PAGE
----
|Jupiter is not 'tilting' more than normal|
|Jupiter and Ganymede|
|2012 is a hoax!|
Jupiter's Actual Tilt
Jupiter's axis of rotation is very close to perpendicular to its plane of orbit. It is only tilted by 3.12° (compare this to Earth's tilt of 23.4°). This means that when observing Jupiter, the angle of the cloud bands is very close to the plane of its orbit.
Could Jupiter be tilted?
No, not without an enormous expenditure of energy. Jupiter is more massive than the Earth, and the speed of its rotation is much faster. A Jovian day is only about 10 hours long. This means that there is an enormous amount of angular momentum stored in Jupiter. Review the Rotational Pole Shift page, and try to imagine the amount of force necessary to change the tilt of Jupiter.
What is going on?
As stated above, the angle of the cloud bands on Jupiter is very close to the plane of Jupiter's orbit. This isn't changing. What is changing over the course of a night is the perceived angle of Jupiter's plane of orbit!
If we were to look at Jupiter when it is near the Eastern horizon in the Northern hemisphere, it may look a bit like this.
Hours later, as Jupiter transits the celestial meridian, it may look like this, and then as the morning sun causes Jupiter to fade from view, it may look like this. What's going on? Is the Earth or Jupiter suddenly wagging back and forth like the tail of the dog? No, but you are!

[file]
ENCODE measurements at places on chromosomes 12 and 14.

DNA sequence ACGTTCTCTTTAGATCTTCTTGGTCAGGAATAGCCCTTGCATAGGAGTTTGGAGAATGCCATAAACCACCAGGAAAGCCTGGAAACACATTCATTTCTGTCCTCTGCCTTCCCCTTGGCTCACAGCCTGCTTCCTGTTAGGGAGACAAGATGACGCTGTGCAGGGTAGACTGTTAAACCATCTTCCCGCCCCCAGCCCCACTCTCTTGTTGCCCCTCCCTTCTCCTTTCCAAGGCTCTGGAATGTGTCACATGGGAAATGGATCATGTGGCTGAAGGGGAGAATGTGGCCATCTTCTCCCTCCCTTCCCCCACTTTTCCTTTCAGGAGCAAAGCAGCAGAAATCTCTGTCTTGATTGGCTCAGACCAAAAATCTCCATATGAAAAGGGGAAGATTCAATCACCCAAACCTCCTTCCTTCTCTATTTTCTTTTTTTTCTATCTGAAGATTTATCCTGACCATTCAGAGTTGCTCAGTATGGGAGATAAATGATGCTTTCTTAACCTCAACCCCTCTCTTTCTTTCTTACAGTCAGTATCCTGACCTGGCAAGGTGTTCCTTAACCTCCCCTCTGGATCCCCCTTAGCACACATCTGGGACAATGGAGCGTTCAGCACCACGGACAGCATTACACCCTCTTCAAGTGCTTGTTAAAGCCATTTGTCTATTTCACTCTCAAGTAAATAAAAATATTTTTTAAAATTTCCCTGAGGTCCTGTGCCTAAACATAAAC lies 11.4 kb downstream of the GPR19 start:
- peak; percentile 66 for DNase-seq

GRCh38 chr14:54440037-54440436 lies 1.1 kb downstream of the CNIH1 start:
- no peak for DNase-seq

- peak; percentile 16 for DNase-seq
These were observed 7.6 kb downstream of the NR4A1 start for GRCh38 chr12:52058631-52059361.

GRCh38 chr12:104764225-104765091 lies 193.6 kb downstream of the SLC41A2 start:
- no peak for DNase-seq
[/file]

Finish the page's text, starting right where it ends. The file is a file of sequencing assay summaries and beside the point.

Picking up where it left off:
We live on a sphere
Yes, it's true. I apologize to all of the flatlanders out there, but yes, we do in fact live on the surface of a sphere. The sphere is spinning once every 24 hours. Depending on your location on the globe, this could have a few different effects.
If we lived at the North or South pole, then stars and planets would describe an arc in the sky that would lay parallel to the horizon. If we lived at the equator, the stars and planets would swing through an arc that is perpendicular to the horizon. Since most of us live somewhere else, then what we see is that some stars circle the pole, and some stars describe an arc from horizon to horizon.
As you follow Jupiter from its rising through its setting, the direction you are looking in changes. When Jupiter rises you are facing East. When it transits, you are facing South. When it sets you are facing West. This is because you are on the surface of a spinning sphere. If you were to follow Jupiter with an Alt-Az mounted telescope, you would see the angle of the clouds change as Jupiter moves across through the sky. If, on the other hand, you put the scope into an equatorial mount, then the scope would actually follow the direction of the earth's rotation, and Jupiter would not appear to 'tilt' in the successive images.
The effect of Latitude
As we have seen from the above graphics, the position of the observer on the earth changes the angle at which Jupiter appears to be tilted. In fact, if we were to move the observing point closer to the equator, then Jupiter's 'tilt' would appear to increase.
Jupiter is not 'tilted' any more than it has ever been. The amount of energy required to change Jupiter's axis of rotation is huge, and a passing planet (even a 'dwarf star') would not do it. Doomsayers don't consider the fact that we live on the surface of a sphere, and that the angle that solar system bodies appear to tilt changes over the course of the day.